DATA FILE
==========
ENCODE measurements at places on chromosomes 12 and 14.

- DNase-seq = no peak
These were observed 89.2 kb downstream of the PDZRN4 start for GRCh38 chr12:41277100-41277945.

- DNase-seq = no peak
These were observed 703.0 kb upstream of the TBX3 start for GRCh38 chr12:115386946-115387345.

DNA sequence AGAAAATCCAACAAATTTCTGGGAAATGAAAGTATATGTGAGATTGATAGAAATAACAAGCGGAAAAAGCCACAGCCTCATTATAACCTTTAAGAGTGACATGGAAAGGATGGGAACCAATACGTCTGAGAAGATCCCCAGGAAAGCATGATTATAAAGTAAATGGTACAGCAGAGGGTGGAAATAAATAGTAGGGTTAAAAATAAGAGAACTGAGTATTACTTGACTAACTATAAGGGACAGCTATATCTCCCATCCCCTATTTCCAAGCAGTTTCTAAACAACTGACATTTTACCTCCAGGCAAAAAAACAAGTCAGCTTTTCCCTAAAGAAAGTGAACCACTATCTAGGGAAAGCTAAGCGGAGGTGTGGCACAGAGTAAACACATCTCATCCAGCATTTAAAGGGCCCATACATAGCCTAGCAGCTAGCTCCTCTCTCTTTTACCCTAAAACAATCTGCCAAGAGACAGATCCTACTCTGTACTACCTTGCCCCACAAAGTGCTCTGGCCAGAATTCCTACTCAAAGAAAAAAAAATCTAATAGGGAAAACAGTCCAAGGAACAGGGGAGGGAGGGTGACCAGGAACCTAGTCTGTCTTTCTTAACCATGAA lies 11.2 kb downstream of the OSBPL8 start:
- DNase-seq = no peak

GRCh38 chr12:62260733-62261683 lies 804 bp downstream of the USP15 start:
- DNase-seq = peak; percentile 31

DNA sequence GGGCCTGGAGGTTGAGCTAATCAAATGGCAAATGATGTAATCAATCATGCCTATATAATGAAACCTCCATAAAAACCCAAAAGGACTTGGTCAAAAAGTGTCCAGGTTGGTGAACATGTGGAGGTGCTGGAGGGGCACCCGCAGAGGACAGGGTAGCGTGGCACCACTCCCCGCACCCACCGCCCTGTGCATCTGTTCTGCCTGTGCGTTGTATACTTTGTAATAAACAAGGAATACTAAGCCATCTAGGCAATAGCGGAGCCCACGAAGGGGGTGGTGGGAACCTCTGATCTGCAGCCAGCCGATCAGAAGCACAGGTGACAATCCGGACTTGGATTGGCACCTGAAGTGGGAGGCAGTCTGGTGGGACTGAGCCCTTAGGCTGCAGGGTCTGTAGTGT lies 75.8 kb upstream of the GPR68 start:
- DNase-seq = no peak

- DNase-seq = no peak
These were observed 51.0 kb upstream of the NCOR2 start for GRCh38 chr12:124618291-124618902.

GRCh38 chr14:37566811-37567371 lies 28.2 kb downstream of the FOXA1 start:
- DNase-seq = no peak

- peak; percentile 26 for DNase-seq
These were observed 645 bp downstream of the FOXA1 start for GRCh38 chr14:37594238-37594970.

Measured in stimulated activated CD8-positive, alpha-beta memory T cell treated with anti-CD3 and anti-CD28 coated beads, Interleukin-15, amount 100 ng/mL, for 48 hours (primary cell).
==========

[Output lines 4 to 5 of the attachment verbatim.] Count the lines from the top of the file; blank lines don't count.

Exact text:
- DNase-seq = no peak
These were observed 703.0 kb upstream of the TBX3 start for GRCh38 chr12:115386946-115387345.